One of these things is not like the others…
Ah, Book Club. It broadens my horizons to have books chosen for me. Other, normal people don’t usually pick one Bloody Knife murder mystery or free Kindle book after another – it’s healthy for me to branch out. Oftentimes I enjoy the results – The Art of Fielding and Only Time Will Tell come to mind as recent examples – but others, well, not so much. Alas, such is the case with T.C. Boyle’s Wild Child.
Wild Child is a collection of short stories, 14 in total. The title story is the final in the book, and the longest, but they all have one common element: each is absolutely beautifully written. Boyle has fabulous style and his writing is not only filled with deliciously perfect sentence nuggets but also with vivid descriptions of both characters and places. Sadly, that is where most of my praise will be ending.
My major issue with the stories in Wild Child is that they lack narrators for whom we don’t have immediate and almost universal contempt. They’re wicked or stupid, arrogant (a common trait) or cruel. They may be telling the story of someone we do not loathe, but it’s difficult to enjoy a story when the person telling it is a pig. Good examples of this phenomenon are Sin Dolor, the story of a boy who can feel no pain, told by the arrogant and selfish town doctor who would really like to use the boy to further his own career, and Ash Monday, with a wicked boy as the main character and a smug, superior neighbor as the semi-narrator. No matter how beautifully written, it’s very difficult to enjoy a series of stories about and told by people who suck.
There’s also the small problem of some of the stories, especially in the first half of the book, feeling like they are simply failed attempts at longer works. They don’t feel like stories, they feel like the first chapters of books that were never finished. Balto, the first story, about a girl struggling to decide whether to tell the truth or protect her father, that begs for even a few more sentences to make it feel finished. The Lie, in which a man tells perhaps the most egregious lie imaginable, is just the setting of a stage, with no substance beyond the initial introduction of the situation. This may be the worst offender in the book – the narrator is a foul, lazy weasel and the story leads to an abrupt and unsatisfying conclusion.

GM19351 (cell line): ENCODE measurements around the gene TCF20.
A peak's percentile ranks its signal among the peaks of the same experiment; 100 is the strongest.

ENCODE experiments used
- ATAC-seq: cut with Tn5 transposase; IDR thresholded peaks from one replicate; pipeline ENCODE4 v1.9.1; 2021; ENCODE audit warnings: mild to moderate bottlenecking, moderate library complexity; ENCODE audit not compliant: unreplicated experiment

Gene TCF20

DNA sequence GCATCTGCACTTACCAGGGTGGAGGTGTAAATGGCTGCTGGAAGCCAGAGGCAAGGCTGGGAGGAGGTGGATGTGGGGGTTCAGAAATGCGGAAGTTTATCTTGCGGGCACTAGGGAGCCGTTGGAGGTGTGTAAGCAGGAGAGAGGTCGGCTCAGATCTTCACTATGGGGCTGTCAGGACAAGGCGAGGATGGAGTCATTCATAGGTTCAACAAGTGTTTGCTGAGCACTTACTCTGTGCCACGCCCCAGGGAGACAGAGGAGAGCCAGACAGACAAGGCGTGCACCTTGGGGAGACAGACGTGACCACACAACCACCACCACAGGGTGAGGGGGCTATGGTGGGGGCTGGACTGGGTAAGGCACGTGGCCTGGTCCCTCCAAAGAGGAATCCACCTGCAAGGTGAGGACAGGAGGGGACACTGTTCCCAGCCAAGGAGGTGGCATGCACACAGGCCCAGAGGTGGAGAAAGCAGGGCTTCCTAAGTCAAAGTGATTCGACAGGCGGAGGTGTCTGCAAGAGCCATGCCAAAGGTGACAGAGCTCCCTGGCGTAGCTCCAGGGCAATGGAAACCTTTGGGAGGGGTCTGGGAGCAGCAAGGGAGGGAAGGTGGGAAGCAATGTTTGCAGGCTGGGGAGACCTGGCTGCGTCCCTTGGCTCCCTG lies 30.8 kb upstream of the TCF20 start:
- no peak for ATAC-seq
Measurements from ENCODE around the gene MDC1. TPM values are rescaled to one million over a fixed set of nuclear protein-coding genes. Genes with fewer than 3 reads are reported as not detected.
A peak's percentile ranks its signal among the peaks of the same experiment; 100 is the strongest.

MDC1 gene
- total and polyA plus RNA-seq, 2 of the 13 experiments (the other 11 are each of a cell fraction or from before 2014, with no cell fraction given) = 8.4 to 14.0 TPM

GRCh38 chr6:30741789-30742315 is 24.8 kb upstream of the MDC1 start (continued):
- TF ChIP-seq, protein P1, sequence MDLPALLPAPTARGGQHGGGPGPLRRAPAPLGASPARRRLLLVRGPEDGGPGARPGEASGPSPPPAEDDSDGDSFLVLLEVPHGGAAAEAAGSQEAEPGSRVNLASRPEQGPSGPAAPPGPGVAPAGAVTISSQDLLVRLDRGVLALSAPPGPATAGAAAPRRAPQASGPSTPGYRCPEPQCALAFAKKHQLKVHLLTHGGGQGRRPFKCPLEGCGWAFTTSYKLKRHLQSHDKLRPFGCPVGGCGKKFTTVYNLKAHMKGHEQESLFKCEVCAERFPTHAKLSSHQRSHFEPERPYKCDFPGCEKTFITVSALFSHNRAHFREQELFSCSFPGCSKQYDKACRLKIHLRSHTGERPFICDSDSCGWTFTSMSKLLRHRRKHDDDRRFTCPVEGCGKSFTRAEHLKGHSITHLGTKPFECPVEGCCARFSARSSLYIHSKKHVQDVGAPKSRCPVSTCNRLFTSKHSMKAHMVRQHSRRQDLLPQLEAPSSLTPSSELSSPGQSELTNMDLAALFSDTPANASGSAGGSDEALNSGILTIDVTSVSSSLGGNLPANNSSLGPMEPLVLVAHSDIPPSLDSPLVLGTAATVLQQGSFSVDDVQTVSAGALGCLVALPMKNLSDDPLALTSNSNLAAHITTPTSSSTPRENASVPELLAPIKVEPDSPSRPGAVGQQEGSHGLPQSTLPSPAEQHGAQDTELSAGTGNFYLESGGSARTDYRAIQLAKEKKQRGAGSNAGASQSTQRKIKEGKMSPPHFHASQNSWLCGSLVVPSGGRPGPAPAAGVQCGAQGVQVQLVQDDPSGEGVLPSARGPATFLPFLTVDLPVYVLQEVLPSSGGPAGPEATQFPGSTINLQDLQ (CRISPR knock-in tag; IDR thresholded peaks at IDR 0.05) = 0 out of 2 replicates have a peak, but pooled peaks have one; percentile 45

The title story is definitely the strongest, a retelling of sorts of the tale of a feral child discovered living in the woods of rural France in the late 1700s. It’s a story I’ve heard about before, one that seemingly has some grain of truth but whose details have been largely lost to time and poetic license. Boyle takes the nugget of this wild boy, without language or civilization, and forms a cohesive narrative of what might have become of him given the time and place. The narrator is general and third person omniscient, with a main character that is completely sympathetic and peripherals that range from awful to wonderful in their actions and motives. Wild Child the story doesn’t suffer from either the unlikable narrator or the abrupt ending and is written in Boyle’s beautiful prose – I wish the rest of the stories were as satisfying.
Overall, the book is not worth reading for the title story alone. There are a couple others that I didn’t feel cheated after reading (La Conchita in particular, about a man reacting to the devastation of a mudslide) but in general I simply did not enjoy the stories or the characters, no matter how well they were written. I’m inclined to give Boyle another chance – perhaps with a novel in which he has more time to tell his tale and develop his characters – but I don’t recommend Wild Child. 2 stars out of 5.
— S. Millinocket